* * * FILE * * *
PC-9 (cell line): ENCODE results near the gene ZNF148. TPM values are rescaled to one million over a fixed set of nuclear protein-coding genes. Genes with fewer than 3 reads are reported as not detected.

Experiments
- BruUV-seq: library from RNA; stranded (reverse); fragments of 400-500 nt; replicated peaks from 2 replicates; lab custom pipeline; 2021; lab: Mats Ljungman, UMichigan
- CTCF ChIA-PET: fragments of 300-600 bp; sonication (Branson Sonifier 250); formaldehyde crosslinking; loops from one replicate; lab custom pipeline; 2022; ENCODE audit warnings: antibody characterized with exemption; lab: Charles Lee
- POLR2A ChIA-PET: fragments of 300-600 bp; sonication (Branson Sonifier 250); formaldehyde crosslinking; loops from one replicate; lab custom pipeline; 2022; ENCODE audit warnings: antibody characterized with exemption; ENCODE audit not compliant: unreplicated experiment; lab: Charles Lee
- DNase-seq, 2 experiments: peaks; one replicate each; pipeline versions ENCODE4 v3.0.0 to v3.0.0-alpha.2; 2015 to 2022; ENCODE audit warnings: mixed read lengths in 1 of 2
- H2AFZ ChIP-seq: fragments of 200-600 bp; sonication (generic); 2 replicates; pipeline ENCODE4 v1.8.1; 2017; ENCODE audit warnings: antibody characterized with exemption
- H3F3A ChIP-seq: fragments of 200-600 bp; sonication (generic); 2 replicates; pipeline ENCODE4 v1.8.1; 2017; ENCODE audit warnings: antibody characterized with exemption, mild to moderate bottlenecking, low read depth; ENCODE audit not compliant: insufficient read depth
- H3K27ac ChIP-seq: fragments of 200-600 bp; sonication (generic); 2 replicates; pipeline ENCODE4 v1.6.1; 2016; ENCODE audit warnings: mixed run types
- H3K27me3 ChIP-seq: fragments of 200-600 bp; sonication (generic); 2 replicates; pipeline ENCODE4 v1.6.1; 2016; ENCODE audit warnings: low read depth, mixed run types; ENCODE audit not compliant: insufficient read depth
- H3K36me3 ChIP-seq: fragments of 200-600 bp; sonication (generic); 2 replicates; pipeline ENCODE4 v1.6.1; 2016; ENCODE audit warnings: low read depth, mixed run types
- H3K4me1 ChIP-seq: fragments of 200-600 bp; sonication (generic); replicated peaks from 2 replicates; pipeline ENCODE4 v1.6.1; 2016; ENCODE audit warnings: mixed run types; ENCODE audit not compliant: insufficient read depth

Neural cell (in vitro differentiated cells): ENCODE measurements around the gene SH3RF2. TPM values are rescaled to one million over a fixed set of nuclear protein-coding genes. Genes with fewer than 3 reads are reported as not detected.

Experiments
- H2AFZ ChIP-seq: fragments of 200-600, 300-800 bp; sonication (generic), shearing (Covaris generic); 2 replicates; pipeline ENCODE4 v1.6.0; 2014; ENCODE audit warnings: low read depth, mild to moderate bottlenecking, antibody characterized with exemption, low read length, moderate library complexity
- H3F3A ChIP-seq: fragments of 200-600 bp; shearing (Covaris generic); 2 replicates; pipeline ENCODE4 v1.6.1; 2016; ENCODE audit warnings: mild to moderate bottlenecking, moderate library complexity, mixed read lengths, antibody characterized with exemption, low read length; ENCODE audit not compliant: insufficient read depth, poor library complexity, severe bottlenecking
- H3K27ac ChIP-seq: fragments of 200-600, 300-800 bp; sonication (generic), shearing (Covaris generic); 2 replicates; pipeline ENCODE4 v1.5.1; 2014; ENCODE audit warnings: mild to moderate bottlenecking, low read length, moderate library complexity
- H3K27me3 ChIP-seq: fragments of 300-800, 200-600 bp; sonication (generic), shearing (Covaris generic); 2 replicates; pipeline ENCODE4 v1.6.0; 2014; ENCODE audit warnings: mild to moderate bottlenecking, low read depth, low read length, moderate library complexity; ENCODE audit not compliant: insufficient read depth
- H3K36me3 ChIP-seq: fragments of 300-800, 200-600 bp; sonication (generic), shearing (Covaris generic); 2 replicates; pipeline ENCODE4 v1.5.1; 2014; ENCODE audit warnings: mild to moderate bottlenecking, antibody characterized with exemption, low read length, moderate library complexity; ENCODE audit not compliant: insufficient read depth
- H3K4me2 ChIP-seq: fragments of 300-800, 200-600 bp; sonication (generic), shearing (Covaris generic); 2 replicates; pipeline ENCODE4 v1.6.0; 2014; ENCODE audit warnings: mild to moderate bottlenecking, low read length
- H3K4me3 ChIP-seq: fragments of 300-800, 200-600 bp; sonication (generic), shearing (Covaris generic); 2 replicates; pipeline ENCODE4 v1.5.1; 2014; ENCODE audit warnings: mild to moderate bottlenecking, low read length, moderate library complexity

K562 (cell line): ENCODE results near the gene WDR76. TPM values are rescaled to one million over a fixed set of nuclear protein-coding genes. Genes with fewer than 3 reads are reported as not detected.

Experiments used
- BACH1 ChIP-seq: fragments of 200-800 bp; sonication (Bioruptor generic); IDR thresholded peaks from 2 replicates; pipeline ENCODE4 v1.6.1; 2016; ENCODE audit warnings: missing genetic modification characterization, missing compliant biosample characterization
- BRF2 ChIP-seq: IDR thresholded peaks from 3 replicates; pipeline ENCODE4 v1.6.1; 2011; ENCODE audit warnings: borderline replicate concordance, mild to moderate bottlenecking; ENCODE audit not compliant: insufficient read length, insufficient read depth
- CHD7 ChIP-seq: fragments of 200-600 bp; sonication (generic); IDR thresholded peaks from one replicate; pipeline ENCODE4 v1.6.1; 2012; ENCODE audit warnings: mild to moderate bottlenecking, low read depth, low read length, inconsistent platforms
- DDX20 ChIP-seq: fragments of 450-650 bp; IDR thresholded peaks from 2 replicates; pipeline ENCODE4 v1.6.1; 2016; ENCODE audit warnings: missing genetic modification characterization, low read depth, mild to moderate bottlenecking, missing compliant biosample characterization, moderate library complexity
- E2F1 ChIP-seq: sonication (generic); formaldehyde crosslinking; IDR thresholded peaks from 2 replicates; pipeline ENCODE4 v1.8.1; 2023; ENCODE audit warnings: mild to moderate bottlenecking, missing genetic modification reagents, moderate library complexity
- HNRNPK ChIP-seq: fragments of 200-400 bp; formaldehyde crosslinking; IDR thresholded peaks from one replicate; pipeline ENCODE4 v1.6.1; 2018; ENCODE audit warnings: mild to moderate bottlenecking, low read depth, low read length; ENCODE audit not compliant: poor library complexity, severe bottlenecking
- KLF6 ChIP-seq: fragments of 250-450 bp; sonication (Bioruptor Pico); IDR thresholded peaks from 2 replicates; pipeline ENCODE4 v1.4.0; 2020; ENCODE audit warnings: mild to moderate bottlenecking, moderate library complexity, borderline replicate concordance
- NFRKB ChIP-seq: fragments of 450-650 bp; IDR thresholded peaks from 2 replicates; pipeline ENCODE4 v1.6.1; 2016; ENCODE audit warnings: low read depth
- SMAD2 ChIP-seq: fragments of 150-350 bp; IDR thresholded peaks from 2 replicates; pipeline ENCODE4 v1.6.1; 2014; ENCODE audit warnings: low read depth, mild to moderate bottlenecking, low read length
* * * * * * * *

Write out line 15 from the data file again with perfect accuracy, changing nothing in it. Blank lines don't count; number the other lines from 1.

- H2AFZ ChIP-seq: fragments of 200-600, 300-800 bp; sonication (generic), shearing (Covaris generic); 2 replicates; pipeline ENCODE4 v1.6.0; 2014; ENCODE audit warnings: low read depth, mild to moderate bottlenecking, antibody characterized with exemption, low read length, moderate library complexity